Blind spots can be the downfall of a business. You need to do everything possible to have a full view of the business you are in but that doesn’t mean doing everything by yourself.
You must take the time to leverage the collective intelligence, sitting within your business, to ensure you have a full picture of the different working parts.
By doing this, you are giving yourself the greatest opportunity to carve something meaningful and put together a robust plan to take you forward.
In this video, I give a fantastic example of how you can walk the four corners of your own business and some of the questions you might need to ask.
If you would like to hear more about this please feel free to get in touch below.
Prefer to read rather than watch and listen? No problem – here’s everything I said in the video as text:
I personally love this Turner painting. For me, it signifies change, old being replaced with new. There is a development, there is a movement forward and I’m sure as a business owner, as a business leader you’re constantly thinking about what needs to happen in your business for it to move forward. What you need to design and how you need to plan.
Today I want to talk about one, very simple thing, which can help you design your plan in the most effective manner possible.
Firstly, questions are very important. The kind of questions you’re asking really determines the answers that you get. As an example, let’s look at Jack Welch, Head of General Electric. He used to believe in the power of questions.
What am I not seeing, that I should be seeing right now?
What is my best competitor doing, which I need to learn from?
What marginal gains do we need to get in different parts of the business, to have that significant coming together?
He would constantly reflect and think and really try to identify the growth opportunities.
In one instance, he was visiting his appliance manufacturing company and he ended up speaking to this guy who was working on a machine.
He asked him the same questions. All of these very strategic questions and he was very surprised that he got good insights. Real, practical, meaningful insights from this guy, who was actually at the bottom level of the factory if you think about it, in the whole hierarchical sense.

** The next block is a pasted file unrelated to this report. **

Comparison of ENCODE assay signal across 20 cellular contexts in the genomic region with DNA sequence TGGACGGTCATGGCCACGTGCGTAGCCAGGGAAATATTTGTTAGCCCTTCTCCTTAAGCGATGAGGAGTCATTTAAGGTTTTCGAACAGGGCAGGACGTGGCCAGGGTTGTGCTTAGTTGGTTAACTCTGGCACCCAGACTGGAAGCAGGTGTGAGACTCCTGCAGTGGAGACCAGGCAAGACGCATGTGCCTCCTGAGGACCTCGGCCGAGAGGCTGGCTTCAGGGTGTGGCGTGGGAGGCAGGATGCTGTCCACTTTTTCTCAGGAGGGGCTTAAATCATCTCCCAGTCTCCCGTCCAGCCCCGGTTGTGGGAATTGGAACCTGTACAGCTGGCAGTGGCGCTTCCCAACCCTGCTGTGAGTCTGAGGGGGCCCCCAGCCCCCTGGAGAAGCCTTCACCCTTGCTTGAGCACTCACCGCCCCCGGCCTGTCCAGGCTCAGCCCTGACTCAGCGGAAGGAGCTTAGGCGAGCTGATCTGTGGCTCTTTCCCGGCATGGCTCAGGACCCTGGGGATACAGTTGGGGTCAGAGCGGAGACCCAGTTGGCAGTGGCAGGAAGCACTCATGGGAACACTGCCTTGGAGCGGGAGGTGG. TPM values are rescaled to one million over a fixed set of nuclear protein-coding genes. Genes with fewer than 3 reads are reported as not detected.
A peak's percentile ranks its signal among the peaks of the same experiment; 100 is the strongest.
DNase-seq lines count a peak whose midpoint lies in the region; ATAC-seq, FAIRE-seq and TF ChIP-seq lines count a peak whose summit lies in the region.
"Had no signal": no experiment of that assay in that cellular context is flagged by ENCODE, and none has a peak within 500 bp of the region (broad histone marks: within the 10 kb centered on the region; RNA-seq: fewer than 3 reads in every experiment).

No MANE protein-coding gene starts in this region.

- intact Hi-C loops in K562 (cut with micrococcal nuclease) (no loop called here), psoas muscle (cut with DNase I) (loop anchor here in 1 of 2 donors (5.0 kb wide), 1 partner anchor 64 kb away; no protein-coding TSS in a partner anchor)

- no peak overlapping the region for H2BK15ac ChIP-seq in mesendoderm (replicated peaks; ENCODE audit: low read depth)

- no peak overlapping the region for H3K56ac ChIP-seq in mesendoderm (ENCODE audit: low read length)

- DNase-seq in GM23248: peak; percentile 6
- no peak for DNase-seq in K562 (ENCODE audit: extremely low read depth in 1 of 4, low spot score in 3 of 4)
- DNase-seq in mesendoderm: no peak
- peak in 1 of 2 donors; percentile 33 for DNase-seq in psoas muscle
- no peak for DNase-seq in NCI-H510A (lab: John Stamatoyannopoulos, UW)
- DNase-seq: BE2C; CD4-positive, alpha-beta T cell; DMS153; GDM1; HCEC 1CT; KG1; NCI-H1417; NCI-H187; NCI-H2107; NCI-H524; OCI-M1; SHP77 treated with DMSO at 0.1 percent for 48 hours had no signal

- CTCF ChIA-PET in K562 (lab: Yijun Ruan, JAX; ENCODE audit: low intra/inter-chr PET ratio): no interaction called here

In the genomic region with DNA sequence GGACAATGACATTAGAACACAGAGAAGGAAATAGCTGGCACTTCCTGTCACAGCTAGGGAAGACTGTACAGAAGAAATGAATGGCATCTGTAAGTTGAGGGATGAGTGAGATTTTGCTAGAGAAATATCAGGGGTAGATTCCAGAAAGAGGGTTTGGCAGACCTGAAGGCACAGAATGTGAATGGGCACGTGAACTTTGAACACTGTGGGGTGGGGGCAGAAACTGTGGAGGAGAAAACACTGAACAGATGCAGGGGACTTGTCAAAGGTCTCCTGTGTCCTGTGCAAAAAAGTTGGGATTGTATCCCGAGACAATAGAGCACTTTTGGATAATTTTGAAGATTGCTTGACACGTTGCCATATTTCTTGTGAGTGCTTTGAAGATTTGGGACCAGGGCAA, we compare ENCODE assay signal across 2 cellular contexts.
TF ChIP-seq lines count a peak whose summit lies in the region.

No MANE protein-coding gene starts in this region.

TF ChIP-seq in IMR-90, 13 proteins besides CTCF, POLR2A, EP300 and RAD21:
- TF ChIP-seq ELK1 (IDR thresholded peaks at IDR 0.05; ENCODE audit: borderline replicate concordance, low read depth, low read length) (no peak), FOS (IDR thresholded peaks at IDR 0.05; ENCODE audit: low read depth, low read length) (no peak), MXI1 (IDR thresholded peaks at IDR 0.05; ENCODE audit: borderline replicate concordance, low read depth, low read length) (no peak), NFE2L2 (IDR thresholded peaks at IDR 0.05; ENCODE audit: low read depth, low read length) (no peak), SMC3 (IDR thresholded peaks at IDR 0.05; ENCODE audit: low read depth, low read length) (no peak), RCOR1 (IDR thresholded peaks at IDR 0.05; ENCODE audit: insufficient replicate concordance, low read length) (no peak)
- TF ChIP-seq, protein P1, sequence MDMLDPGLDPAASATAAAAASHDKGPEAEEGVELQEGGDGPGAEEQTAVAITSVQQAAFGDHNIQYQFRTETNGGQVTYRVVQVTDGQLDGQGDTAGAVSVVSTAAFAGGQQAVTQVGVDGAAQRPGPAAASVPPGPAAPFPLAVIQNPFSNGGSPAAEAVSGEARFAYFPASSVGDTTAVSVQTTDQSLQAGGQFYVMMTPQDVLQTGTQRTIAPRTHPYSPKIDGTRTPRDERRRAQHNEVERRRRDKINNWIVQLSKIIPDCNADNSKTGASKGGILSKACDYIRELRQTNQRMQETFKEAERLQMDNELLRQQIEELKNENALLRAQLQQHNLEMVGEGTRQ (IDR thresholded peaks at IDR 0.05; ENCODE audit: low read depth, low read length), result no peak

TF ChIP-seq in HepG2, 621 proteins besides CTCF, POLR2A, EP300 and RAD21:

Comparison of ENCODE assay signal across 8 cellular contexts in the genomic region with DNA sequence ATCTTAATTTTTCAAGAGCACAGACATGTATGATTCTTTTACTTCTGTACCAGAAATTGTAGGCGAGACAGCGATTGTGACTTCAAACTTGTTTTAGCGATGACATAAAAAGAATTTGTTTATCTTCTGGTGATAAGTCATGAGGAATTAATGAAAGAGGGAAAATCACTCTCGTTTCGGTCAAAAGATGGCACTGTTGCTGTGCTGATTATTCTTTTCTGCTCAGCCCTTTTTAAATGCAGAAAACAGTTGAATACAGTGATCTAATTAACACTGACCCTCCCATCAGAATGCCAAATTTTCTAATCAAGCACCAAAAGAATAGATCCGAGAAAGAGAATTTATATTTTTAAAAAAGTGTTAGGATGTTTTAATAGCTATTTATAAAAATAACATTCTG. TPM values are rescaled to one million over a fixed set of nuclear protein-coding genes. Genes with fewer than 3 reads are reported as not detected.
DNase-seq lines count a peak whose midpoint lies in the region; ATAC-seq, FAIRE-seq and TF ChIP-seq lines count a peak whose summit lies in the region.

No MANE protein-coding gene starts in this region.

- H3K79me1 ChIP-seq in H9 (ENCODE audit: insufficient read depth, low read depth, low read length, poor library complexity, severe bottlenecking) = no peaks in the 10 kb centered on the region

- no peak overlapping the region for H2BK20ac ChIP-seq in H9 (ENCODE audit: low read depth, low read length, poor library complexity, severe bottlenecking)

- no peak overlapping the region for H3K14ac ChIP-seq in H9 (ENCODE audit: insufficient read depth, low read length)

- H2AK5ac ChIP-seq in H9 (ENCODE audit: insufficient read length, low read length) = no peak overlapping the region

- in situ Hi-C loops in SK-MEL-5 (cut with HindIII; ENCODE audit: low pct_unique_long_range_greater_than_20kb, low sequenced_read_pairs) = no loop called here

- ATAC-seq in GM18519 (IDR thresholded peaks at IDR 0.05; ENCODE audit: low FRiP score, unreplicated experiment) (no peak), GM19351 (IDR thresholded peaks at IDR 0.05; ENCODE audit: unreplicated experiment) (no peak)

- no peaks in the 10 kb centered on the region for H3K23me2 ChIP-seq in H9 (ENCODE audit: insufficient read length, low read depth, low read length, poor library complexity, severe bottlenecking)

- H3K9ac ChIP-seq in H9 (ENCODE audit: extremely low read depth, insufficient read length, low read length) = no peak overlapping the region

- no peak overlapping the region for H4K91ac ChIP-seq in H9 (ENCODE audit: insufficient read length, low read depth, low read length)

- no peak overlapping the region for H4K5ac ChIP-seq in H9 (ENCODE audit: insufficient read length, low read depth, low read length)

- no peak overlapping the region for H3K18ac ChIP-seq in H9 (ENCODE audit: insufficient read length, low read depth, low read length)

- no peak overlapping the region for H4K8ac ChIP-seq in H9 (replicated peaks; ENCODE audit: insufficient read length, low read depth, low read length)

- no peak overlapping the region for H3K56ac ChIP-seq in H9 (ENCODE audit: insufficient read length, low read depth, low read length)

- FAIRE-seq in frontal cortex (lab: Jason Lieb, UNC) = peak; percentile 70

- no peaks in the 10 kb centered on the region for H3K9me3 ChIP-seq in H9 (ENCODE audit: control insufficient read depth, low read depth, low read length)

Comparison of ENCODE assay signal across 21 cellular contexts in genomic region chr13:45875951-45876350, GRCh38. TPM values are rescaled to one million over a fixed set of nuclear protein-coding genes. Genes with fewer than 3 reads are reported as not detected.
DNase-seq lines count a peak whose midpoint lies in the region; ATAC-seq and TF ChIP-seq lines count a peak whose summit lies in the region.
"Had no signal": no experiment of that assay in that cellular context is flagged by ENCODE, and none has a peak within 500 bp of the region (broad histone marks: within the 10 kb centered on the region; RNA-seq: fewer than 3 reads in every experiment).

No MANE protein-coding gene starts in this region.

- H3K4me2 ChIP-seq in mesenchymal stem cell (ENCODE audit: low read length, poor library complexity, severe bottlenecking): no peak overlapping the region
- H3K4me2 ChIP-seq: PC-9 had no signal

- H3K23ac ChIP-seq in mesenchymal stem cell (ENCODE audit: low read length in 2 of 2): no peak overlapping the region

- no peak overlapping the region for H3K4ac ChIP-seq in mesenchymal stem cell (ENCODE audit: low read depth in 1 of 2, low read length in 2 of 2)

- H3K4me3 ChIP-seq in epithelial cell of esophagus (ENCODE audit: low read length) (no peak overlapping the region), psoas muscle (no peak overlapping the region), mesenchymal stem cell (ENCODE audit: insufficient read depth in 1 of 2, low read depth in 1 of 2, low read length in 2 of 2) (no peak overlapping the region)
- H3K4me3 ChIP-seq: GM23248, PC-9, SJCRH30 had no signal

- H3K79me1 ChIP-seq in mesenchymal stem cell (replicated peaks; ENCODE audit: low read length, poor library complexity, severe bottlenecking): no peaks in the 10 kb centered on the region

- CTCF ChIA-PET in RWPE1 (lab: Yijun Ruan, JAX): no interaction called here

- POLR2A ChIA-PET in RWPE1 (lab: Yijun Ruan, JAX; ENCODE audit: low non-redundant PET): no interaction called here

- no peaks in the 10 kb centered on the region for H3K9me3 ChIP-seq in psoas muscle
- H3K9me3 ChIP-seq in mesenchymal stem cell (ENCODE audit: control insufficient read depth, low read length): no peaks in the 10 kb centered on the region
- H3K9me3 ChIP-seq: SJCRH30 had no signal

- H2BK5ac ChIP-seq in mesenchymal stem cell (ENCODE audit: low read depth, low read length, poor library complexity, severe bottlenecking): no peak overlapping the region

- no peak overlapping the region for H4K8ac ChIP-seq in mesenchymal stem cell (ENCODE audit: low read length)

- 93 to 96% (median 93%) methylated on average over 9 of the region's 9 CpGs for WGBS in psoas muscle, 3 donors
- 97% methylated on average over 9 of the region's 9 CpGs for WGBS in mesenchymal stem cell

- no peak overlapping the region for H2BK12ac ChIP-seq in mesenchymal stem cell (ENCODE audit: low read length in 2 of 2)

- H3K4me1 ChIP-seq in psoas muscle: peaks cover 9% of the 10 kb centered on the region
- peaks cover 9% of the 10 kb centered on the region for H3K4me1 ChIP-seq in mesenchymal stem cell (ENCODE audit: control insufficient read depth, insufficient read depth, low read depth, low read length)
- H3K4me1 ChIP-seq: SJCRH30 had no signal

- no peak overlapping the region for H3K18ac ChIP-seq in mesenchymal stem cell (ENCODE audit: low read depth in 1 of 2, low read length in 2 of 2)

He was impressed and he thanked the guy profusely and this guy turns around and he said,
“For so many years you’ve been paying me for my hands but you could have got my brain for free. it’s just that you never asked for it.”
What I’m really trying to convey here is that, in your organisation, you have people working at different levels, in different parts. If you could do one thing, one simple thing before you really finalise your strategy or create your first draft plan, it is walking the four corners in your business.
Go and speak to people who are working in different parts of your organisation, whether it’s remote or physical, depending on what’s really viable, and as Intel CEO Andy Grove very famously said,
“The snow starts melting first on the edges.”
Reach out to the people who are farthest from your core head office operations. Talk to them, ask them these questions, listen to them very carefully with no judgments.
Once you have gone to all the corners and all the directions of your business, sit down and identify what plan you need to formulate to capture the growth opportunities in your marketplace.
I’ve always said this to our clients, and I keep reminding them, the two most dangerous elements in any business are ego and blind spots.
Make sure that you’re not putting the burden on yourself, alone, as the one who’s supposed to be planning for the organisation for the next year or the next quarter. Leverage the collective intelligence.
you might say, you don’t have much intelligence in your organization, then that’s a different problem we need to talk about. But if you are hiring in the right way then this should be possible.
When you ask your questions to multiple people, to different corners of the organization, ensure that you’re not leaving blind spots.
Keep your ear close to the ground, have your finger on the pulse and take the right decisions.
This will ensure the right planning is being put in place, so you can move ahead with speed and you can execute in the best possible manner. You can then get results the way you wish to get them.
I hope that helps you but remember these things are not easy fixes, they require commitment and they require discipline. You are not finished until you have a real, comprehensive sense of things.
I really hope you will take that approach because you know things always happen twice, once making the blueprint and then enacting that plan in reality.
I’ll be in touch with you again soon, with more practical tips and techniques.
If you would like to discuss any of the points covered here, please feel free to request a free call below.